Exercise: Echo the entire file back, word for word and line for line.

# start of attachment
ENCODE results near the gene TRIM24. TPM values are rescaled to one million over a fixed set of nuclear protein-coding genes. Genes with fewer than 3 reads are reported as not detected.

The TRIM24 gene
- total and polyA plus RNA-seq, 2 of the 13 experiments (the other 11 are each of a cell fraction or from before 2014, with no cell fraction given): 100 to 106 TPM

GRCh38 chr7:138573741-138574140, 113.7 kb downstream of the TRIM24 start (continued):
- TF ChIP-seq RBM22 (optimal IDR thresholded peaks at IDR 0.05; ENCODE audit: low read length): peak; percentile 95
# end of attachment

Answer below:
ENCODE results near the gene TRIM24. TPM values are rescaled to one million over a fixed set of nuclear protein-coding genes. Genes with fewer than 3 reads are reported as not detected.

The TRIM24 gene
- total and polyA plus RNA-seq, 2 of the 13 experiments (the other 11 are each of a cell fraction or from before 2014, with no cell fraction given): 100 to 106 TPM

GRCh38 chr7:138573741-138574140, 113.7 kb downstream of the TRIM24 start (continued):
- TF ChIP-seq RBM22 (optimal IDR thresholded peaks at IDR 0.05; ENCODE audit: low read length): peak; percentile 95